Sexually transmitted diseases, or STDs, are on the rise in the state of Oklahoma and across the United States. In fact, according to the federal Centers for Disease Control and Prevention, the U.S. has recorded four straight years of increases in the national rates of chlamydia, gonorrhea, and primary and secondary syphilis. Not only are the rates of most STDs rising in Oklahoma, the state already has some of the highest rates of STDs in the country.
Which sexually transmitted diseases and infections are Oklahomans most at risk of contracting, how has prevalence of STDs changed in our state over time, and what geographic differences can be noted when digging down into city- and county-level data? To answer all these questions, we’ll examine CDC data as well as information from the Oklahoma State Department of Health.
Chlamydia Rates in Oklahoma
More than 21,000 people were diagnosed with chlamydia in Oklahoma in 2017, placing the state 26th among all states when counting sheer numbers. But after adjusting for population differences, Oklahoma rises to 16th, and the state’s chlamydia rate is about 5% higher than the overall U.S. rate.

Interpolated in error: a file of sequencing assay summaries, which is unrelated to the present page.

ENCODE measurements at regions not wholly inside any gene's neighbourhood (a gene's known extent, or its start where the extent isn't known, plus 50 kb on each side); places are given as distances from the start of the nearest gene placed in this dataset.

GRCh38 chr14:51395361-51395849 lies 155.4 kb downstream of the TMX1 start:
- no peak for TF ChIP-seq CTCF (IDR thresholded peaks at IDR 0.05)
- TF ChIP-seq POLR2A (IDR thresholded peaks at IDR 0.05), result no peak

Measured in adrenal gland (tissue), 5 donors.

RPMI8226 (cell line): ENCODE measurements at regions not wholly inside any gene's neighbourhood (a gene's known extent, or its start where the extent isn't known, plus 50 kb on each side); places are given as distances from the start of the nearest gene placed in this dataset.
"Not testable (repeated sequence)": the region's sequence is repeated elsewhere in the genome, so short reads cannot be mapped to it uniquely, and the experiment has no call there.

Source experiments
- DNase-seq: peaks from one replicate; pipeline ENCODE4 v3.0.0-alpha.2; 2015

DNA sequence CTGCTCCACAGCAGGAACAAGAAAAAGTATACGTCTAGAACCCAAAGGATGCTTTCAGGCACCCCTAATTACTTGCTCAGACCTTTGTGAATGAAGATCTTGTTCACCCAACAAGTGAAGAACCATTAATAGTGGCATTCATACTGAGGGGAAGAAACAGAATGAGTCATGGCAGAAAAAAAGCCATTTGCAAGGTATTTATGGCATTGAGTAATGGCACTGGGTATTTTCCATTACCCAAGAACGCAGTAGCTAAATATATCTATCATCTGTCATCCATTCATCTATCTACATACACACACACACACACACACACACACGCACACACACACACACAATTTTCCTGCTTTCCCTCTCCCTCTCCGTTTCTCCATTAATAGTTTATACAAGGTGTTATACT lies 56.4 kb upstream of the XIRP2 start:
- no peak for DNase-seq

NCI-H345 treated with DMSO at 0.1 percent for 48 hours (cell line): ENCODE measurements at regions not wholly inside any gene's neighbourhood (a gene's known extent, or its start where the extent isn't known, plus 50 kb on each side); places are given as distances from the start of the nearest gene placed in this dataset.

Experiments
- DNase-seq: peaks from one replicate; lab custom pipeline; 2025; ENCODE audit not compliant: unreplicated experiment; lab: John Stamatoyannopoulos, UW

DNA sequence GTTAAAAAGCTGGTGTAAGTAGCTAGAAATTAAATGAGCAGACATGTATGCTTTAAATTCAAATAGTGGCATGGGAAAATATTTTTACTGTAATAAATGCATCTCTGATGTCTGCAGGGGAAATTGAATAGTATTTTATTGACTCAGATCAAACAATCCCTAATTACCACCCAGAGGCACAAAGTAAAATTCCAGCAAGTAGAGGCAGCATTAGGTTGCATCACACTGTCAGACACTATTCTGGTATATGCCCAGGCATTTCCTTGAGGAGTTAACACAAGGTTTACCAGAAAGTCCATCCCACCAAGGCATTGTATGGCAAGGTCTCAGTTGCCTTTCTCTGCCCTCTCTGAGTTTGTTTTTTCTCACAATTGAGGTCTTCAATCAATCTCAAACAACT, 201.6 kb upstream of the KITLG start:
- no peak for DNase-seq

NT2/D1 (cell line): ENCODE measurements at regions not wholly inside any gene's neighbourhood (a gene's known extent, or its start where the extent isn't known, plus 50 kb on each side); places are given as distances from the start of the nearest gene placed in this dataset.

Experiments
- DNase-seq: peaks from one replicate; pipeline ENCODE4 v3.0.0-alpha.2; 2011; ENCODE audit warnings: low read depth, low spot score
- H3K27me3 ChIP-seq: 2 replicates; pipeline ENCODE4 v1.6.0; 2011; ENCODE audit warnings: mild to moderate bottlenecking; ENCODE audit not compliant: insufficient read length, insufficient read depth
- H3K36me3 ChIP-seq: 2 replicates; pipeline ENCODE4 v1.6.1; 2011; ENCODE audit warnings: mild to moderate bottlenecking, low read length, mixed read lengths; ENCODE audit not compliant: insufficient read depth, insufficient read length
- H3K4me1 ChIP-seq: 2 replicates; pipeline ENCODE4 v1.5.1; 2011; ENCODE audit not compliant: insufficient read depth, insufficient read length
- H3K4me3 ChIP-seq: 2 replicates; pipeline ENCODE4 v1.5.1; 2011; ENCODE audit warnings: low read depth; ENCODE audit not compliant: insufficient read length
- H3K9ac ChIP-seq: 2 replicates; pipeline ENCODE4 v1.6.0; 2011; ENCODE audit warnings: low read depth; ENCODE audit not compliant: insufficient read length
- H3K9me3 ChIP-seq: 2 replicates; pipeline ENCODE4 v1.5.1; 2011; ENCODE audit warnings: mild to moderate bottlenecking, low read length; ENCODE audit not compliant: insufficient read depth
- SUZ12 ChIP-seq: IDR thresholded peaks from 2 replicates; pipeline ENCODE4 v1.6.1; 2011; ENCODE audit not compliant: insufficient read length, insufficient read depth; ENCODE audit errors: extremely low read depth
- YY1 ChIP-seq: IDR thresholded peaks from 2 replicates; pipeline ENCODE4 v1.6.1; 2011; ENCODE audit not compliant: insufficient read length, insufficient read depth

Chlamydia infections per 100,000 people
Chlamydia has been rising in prevalence in Oklahoma, with the population-adjusted rate of the disease climbing more than 25% between 2012 and 2017.
Oklahoma chlamydia rate by year (cases per 100,000 people)
Six of the 10 states with the highest chlamydia rates are in the South, and Oklahoma ranks in the bottom half of the region. Oklahoma’s rate is about 25% lower than regional leader Louisiana.
Chlamydia infection rate, Southern states (cases per 100,000 people)
Gonorrhea Rates in Oklahoma
Oklahoma’s gonorrhea rate is sixth-highest in the nation after adjusting for differences in population. The state’s rate is nearly 35% higher than the overall national rate.
Gonorrhea infections per 100,000 people
Gonorrhea frequency in Oklahoma has gone up every year since 2012, nearly doubling in that time.
Oklahoma gonorrhea rate by year (cases per 100,000 people)
Eight Southern states are among the top 10 nationally, and Oklahoma is in the top half of the region.
Gonorrhea infection rate, Southern states (cases per 100,000 people)
Syphilis Rates in Oklahoma
Oklahoma ranks No. 12 among the 50 states for the rate of primary and secondary syphilis, though the state’s rate is equal to the overall national rate.
Primary and secondary syphilis infections per 100,000 people